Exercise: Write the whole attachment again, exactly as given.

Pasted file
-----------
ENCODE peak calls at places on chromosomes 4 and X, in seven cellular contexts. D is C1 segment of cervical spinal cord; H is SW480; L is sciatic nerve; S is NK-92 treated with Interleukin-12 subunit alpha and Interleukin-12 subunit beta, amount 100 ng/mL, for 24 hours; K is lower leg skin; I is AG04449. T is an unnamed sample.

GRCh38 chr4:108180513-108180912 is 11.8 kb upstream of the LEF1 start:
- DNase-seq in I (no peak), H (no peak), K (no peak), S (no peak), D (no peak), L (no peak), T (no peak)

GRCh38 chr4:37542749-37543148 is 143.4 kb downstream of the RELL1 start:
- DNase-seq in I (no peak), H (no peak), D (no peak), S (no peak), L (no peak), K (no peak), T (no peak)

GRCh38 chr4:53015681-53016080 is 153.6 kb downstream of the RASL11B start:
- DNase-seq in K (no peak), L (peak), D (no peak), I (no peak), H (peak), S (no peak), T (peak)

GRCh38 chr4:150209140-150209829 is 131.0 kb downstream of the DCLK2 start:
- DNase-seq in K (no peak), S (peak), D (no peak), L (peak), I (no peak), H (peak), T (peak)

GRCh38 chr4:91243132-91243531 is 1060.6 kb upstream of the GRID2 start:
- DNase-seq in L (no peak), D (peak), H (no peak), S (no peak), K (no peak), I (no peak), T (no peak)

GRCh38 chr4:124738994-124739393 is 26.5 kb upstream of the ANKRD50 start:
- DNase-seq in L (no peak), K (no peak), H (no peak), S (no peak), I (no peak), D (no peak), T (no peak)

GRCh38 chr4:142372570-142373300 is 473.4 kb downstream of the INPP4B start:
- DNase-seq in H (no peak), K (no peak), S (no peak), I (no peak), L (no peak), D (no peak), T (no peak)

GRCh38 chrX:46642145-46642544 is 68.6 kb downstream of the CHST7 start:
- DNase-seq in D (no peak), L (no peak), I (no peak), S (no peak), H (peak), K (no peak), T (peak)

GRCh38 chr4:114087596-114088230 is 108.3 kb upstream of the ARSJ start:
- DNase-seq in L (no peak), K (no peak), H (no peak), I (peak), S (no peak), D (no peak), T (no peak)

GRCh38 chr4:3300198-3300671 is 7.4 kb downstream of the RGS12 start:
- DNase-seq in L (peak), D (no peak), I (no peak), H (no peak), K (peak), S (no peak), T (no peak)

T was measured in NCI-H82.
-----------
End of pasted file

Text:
ENCODE peak calls at places on chromosomes 4 and X, in seven cellular contexts. D is C1 segment of cervical spinal cord; H is SW480; L is sciatic nerve; S is NK-92 treated with Interleukin-12 subunit alpha and Interleukin-12 subunit beta, amount 100 ng/mL, for 24 hours; K is lower leg skin; I is AG04449. T is an unnamed sample.

GRCh38 chr4:108180513-108180912 is 11.8 kb upstream of the LEF1 start:
- DNase-seq in I (no peak), H (no peak), K (no peak), S (no peak), D (no peak), L (no peak), T (no peak)

GRCh38 chr4:37542749-37543148 is 143.4 kb downstream of the RELL1 start:
- DNase-seq in I (no peak), H (no peak), D (no peak), S (no peak), L (no peak), K (no peak), T (no peak)

GRCh38 chr4:53015681-53016080 is 153.6 kb downstream of the RASL11B start:
- DNase-seq in K (no peak), L (peak), D (no peak), I (no peak), H (peak), S (no peak), T (peak)

GRCh38 chr4:150209140-150209829 is 131.0 kb downstream of the DCLK2 start:
- DNase-seq in K (no peak), S (peak), D (no peak), L (peak), I (no peak), H (peak), T (peak)

GRCh38 chr4:91243132-91243531 is 1060.6 kb upstream of the GRID2 start:
- DNase-seq in L (no peak), D (peak), H (no peak), S (no peak), K (no peak), I (no peak), T (no peak)

GRCh38 chr4:124738994-124739393 is 26.5 kb upstream of the ANKRD50 start:
- DNase-seq in L (no peak), K (no peak), H (no peak), S (no peak), I (no peak), D (no peak), T (no peak)

GRCh38 chr4:142372570-142373300 is 473.4 kb downstream of the INPP4B start:
- DNase-seq in H (no peak), K (no peak), S (no peak), I (no peak), L (no peak), D (no peak), T (no peak)

GRCh38 chrX:46642145-46642544 is 68.6 kb downstream of the CHST7 start:
- DNase-seq in D (no peak), L (no peak), I (no peak), S (no peak), H (peak), K (no peak), T (peak)

GRCh38 chr4:114087596-114088230 is 108.3 kb upstream of the ARSJ start:
- DNase-seq in L (no peak), K (no peak), H (no peak), I (peak), S (no peak), D (no peak), T (no peak)

GRCh38 chr4:3300198-3300671 is 7.4 kb downstream of the RGS12 start:
- DNase-seq in L (peak), D (no peak), I (no peak), H (no peak), K (peak), S (no peak), T (no peak)

T was measured in NCI-H82.